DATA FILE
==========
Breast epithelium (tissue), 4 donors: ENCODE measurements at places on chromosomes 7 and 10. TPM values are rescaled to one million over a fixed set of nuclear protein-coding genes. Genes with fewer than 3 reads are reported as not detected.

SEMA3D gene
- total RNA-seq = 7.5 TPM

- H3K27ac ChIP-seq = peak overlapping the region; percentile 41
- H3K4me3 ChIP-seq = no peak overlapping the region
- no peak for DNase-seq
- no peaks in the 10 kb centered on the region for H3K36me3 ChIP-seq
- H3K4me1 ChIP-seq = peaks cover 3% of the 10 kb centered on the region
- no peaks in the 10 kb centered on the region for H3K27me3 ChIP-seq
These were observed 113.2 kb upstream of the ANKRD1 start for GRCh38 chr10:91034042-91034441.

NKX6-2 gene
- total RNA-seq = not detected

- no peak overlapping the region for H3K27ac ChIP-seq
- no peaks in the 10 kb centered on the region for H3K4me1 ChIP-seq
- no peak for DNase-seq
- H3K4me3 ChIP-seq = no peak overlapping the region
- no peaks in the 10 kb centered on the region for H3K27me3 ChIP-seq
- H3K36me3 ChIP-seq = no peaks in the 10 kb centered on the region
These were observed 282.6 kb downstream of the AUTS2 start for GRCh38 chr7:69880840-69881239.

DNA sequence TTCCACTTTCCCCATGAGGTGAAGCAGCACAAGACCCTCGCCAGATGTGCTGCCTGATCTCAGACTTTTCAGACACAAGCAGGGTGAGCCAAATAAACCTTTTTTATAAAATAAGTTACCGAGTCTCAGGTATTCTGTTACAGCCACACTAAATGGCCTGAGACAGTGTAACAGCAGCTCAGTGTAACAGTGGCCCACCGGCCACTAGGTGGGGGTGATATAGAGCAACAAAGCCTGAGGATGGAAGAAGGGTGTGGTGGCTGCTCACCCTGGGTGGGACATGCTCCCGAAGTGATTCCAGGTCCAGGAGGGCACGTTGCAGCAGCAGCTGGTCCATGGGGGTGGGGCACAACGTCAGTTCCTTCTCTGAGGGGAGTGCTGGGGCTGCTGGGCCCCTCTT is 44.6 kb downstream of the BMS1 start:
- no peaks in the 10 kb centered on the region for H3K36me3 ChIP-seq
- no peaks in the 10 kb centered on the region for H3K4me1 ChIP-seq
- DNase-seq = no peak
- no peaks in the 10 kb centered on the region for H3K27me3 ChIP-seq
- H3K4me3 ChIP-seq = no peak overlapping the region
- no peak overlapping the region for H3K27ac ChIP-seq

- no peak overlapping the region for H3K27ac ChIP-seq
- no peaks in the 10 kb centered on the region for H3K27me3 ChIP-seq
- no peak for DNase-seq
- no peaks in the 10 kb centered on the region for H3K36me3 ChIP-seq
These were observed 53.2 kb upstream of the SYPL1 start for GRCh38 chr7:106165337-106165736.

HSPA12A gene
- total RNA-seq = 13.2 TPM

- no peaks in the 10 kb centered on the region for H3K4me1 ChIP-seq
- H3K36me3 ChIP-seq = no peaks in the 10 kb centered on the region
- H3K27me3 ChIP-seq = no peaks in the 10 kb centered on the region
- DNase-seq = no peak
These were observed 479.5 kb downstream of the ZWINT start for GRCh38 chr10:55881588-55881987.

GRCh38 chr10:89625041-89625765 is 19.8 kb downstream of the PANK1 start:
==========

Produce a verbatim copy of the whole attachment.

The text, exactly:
Breast epithelium (tissue), 4 donors: ENCODE measurements at places on chromosomes 7 and 10. TPM values are rescaled to one million over a fixed set of nuclear protein-coding genes. Genes with fewer than 3 reads are reported as not detected.

SEMA3D gene
- total RNA-seq = 7.5 TPM

- H3K27ac ChIP-seq = peak overlapping the region; percentile 41
- H3K4me3 ChIP-seq = no peak overlapping the region
- no peak for DNase-seq
- no peaks in the 10 kb centered on the region for H3K36me3 ChIP-seq
- H3K4me1 ChIP-seq = peaks cover 3% of the 10 kb centered on the region
- no peaks in the 10 kb centered on the region for H3K27me3 ChIP-seq
These were observed 113.2 kb upstream of the ANKRD1 start for GRCh38 chr10:91034042-91034441.

NKX6-2 gene
- total RNA-seq = not detected

- no peak overlapping the region for H3K27ac ChIP-seq
- no peaks in the 10 kb centered on the region for H3K4me1 ChIP-seq
- no peak for DNase-seq
- H3K4me3 ChIP-seq = no peak overlapping the region
- no peaks in the 10 kb centered on the region for H3K27me3 ChIP-seq
- H3K36me3 ChIP-seq = no peaks in the 10 kb centered on the region
These were observed 282.6 kb downstream of the AUTS2 start for GRCh38 chr7:69880840-69881239.

DNA sequence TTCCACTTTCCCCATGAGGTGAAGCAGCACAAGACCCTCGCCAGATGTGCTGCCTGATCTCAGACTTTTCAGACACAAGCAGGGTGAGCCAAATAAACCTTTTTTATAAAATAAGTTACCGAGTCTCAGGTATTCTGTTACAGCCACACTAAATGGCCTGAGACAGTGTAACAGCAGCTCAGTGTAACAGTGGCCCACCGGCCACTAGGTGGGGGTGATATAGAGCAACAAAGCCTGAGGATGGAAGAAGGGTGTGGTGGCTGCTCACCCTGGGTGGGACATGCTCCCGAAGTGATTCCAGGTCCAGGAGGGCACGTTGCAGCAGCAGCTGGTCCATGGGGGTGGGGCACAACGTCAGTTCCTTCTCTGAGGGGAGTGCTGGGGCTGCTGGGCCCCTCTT is 44.6 kb downstream of the BMS1 start:
- no peaks in the 10 kb centered on the region for H3K36me3 ChIP-seq
- no peaks in the 10 kb centered on the region for H3K4me1 ChIP-seq
- DNase-seq = no peak
- no peaks in the 10 kb centered on the region for H3K27me3 ChIP-seq
- H3K4me3 ChIP-seq = no peak overlapping the region
- no peak overlapping the region for H3K27ac ChIP-seq

- no peak overlapping the region for H3K27ac ChIP-seq
- no peaks in the 10 kb centered on the region for H3K27me3 ChIP-seq
- no peak for DNase-seq
- no peaks in the 10 kb centered on the region for H3K36me3 ChIP-seq
These were observed 53.2 kb upstream of the SYPL1 start for GRCh38 chr7:106165337-106165736.

HSPA12A gene
- total RNA-seq = 13.2 TPM

- no peaks in the 10 kb centered on the region for H3K4me1 ChIP-seq
- H3K36me3 ChIP-seq = no peaks in the 10 kb centered on the region
- H3K27me3 ChIP-seq = no peaks in the 10 kb centered on the region
- DNase-seq = no peak
These were observed 479.5 kb downstream of the ZWINT start for GRCh38 chr10:55881588-55881987.

GRCh38 chr10:89625041-89625765 is 19.8 kb downstream of the PANK1 start: